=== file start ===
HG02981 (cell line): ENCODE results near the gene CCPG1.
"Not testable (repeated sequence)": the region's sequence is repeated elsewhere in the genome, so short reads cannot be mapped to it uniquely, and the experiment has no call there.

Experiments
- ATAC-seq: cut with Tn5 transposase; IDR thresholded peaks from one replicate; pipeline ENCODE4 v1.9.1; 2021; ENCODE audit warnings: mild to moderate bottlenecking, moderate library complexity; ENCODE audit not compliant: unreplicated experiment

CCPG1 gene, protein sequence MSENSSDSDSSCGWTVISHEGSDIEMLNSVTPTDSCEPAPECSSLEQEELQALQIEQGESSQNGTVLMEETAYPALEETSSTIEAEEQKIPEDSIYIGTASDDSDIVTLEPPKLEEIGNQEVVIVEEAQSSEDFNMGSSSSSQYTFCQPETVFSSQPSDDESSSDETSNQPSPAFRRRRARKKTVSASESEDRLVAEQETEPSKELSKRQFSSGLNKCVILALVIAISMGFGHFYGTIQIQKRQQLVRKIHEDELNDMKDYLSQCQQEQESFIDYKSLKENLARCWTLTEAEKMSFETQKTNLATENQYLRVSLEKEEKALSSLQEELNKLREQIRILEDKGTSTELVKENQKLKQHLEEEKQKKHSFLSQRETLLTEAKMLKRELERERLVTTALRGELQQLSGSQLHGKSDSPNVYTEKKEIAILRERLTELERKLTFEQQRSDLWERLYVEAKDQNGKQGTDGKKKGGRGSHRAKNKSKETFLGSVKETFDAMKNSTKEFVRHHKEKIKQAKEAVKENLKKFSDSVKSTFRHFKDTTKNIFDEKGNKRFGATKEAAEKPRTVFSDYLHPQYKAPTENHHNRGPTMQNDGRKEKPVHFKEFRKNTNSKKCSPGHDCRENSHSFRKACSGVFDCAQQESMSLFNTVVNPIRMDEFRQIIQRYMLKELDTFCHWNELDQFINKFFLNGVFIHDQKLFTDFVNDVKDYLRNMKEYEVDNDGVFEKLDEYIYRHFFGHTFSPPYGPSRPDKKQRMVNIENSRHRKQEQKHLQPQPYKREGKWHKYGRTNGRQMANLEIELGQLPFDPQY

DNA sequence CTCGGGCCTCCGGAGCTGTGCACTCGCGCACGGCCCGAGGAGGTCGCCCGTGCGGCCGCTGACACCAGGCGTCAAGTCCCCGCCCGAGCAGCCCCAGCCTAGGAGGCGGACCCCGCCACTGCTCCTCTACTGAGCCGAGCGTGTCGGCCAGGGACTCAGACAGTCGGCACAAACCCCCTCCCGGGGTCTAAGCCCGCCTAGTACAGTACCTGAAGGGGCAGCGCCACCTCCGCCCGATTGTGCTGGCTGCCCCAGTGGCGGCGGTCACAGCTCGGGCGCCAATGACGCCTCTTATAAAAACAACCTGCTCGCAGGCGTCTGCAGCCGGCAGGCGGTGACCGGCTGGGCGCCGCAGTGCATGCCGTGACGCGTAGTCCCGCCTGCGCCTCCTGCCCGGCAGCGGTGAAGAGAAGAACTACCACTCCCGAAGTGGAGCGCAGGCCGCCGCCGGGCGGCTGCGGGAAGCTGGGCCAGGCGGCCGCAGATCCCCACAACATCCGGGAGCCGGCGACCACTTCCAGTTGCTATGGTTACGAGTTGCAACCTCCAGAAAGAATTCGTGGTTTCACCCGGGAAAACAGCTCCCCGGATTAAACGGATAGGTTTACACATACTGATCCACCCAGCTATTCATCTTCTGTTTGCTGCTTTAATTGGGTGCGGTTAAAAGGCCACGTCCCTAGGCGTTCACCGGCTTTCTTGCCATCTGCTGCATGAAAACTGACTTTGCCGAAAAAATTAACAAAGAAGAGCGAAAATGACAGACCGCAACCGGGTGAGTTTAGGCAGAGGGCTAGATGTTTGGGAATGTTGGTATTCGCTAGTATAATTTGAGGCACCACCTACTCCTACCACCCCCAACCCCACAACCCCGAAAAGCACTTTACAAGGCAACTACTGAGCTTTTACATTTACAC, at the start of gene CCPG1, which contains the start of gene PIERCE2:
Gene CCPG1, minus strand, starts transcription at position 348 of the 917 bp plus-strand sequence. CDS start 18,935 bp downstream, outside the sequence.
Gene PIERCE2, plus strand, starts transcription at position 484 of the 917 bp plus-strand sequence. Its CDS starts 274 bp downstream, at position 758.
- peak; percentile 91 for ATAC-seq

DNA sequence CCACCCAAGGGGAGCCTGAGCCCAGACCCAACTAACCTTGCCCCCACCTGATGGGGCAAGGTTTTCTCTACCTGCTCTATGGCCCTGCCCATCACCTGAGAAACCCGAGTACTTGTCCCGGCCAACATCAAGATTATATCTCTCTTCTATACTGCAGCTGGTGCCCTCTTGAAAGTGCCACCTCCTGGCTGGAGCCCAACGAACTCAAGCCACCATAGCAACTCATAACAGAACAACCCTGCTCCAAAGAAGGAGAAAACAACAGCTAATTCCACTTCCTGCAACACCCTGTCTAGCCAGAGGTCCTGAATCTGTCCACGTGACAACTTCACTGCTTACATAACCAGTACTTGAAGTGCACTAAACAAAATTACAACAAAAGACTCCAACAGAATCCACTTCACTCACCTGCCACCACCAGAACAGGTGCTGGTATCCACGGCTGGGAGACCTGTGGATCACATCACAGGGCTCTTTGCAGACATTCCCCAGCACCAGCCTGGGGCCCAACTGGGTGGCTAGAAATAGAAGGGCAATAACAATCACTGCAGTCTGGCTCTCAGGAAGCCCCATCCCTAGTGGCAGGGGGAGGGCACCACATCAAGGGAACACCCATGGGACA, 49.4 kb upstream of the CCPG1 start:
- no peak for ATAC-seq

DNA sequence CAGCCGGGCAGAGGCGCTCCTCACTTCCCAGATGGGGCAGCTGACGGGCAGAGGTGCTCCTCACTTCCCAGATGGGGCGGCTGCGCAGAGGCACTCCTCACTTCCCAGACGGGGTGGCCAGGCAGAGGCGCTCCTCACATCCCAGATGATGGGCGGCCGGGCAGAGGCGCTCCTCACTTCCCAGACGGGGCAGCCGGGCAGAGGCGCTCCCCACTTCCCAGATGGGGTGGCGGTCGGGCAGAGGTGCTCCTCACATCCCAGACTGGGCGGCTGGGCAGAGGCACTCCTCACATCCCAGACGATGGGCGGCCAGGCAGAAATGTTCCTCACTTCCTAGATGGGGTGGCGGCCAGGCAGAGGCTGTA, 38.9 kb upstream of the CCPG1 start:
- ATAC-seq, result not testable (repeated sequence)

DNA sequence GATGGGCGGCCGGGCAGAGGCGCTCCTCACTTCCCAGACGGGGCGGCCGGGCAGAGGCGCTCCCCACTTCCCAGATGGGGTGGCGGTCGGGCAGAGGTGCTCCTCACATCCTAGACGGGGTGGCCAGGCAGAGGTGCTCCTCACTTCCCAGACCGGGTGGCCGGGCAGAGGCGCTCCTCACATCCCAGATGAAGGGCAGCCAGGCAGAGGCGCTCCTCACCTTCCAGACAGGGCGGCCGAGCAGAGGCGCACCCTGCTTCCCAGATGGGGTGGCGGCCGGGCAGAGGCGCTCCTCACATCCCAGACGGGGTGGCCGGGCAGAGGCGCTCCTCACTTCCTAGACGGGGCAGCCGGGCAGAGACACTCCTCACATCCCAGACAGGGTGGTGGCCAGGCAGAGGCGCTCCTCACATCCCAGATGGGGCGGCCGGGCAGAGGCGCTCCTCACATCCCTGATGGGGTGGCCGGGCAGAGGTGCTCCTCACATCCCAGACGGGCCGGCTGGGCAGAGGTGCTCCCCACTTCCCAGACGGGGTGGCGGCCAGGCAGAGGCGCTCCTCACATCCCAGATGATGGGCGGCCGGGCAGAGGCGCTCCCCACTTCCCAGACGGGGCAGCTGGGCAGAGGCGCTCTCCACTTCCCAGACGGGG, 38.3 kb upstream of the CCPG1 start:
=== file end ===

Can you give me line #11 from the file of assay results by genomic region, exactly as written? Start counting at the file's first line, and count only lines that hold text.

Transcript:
- no peak for ATAC-seq